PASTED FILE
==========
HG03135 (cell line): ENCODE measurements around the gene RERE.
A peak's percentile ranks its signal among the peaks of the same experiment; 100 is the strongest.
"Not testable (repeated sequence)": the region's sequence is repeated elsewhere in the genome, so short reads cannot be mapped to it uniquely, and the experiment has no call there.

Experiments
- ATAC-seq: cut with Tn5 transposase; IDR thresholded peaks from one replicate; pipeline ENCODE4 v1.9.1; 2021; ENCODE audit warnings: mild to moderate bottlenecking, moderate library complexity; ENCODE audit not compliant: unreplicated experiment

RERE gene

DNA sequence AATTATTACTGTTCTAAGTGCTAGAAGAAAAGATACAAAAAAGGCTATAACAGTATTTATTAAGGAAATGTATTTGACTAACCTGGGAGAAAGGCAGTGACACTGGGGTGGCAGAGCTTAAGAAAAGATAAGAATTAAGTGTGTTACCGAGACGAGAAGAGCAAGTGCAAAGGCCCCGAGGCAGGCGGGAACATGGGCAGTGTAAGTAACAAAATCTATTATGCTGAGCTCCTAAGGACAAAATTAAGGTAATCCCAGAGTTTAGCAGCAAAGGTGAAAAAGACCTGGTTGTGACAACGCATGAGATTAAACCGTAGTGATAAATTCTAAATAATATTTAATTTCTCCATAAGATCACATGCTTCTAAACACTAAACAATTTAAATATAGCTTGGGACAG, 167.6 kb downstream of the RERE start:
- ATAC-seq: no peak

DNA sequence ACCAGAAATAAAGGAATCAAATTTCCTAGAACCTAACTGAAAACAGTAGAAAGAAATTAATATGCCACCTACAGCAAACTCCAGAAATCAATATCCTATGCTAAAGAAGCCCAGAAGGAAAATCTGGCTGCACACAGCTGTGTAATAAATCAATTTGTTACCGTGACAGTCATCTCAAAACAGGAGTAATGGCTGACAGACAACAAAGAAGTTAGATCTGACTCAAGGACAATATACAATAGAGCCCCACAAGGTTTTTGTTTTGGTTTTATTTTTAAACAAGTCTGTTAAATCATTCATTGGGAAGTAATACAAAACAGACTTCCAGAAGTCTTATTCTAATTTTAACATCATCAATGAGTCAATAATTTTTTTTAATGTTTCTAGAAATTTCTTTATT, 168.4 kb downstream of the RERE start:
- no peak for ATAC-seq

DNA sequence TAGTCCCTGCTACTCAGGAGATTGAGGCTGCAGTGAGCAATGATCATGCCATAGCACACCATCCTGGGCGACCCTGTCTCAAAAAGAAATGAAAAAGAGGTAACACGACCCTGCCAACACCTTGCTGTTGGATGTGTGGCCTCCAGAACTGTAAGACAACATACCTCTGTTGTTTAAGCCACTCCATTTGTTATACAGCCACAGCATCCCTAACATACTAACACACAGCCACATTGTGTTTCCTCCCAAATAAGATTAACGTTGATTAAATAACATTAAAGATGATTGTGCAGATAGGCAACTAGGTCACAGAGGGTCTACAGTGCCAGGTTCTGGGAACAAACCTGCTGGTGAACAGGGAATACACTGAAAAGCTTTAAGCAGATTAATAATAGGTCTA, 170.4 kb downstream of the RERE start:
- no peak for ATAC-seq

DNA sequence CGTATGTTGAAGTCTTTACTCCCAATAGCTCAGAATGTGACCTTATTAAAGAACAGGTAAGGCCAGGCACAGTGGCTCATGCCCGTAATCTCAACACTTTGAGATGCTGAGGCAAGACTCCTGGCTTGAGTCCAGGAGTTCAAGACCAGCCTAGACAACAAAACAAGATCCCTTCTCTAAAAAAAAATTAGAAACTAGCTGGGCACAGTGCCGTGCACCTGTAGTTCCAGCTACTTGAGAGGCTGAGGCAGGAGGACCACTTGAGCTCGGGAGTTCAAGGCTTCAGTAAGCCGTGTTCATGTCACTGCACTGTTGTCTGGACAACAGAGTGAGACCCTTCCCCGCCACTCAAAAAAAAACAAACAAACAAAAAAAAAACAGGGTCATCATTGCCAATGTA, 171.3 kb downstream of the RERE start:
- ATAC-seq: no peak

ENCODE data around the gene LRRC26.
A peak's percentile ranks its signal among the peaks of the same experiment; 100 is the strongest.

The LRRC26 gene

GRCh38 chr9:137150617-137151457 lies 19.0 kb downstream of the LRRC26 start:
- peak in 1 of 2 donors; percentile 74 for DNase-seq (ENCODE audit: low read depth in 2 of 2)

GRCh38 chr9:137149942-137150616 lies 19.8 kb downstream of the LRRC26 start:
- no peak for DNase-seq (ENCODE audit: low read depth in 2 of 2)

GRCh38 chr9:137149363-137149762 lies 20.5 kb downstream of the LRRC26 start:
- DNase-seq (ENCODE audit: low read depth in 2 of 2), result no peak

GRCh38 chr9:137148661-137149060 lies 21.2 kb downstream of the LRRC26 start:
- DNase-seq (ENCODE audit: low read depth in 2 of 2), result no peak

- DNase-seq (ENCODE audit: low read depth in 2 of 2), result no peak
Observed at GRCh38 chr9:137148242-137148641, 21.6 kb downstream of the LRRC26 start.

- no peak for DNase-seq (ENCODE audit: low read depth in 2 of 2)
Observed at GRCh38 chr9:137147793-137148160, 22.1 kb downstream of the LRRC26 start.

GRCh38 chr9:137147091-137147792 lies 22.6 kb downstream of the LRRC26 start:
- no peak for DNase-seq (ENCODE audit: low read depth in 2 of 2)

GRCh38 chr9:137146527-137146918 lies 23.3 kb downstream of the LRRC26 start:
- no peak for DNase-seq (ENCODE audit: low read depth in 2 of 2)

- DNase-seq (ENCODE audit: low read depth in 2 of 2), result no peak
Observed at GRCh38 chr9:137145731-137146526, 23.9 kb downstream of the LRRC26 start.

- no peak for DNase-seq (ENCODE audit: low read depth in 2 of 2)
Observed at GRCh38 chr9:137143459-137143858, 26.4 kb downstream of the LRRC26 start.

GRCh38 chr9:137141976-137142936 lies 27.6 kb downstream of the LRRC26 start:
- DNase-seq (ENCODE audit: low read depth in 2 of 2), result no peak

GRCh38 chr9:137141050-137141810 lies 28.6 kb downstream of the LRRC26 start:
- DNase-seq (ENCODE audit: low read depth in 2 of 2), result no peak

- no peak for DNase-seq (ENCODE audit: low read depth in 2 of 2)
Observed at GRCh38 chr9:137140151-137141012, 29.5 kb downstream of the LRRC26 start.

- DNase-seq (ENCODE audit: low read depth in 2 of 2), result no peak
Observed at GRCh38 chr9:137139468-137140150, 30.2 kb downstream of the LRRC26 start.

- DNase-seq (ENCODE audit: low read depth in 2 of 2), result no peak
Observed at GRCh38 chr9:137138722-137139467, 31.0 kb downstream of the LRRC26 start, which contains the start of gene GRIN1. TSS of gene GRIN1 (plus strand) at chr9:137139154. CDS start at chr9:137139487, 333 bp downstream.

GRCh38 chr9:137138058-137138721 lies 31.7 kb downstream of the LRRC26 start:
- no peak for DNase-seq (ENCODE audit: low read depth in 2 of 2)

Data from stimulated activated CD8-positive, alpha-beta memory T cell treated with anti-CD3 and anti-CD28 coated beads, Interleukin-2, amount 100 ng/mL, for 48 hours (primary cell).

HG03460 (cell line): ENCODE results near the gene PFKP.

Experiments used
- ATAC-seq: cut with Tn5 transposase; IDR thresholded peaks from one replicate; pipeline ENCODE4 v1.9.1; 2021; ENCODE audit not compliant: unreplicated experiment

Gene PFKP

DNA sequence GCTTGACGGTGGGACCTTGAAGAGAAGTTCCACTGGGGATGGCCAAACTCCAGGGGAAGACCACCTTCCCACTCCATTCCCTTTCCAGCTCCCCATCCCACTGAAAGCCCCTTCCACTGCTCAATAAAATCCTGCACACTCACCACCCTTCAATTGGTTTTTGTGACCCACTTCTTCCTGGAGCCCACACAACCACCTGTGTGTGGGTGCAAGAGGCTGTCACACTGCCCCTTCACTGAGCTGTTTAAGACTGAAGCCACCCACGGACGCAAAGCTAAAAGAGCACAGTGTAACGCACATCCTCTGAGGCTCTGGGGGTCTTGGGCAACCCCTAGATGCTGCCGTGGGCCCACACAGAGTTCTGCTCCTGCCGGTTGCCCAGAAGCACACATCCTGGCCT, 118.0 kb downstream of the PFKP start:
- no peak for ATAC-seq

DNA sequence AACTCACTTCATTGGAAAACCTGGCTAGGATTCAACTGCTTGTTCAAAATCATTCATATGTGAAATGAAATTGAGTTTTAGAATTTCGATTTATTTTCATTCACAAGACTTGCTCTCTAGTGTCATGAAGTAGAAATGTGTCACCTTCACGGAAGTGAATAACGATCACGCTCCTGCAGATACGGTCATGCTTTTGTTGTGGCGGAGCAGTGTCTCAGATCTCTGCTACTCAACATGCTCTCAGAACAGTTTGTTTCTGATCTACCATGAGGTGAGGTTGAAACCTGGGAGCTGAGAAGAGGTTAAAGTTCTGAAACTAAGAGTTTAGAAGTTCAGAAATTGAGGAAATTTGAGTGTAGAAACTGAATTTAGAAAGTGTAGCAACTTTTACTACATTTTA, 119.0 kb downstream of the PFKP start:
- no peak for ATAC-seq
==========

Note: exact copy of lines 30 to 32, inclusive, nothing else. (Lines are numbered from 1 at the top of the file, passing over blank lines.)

GRCh38 chr9:137147091-137147792 lies 22.6 kb downstream of the LRRC26 start:
- no peak for DNase-seq (ENCODE audit: low read depth in 2 of 2)

GRCh38 chr9:137146527-137146918 lies 23.3 kb downstream of the LRRC26 start: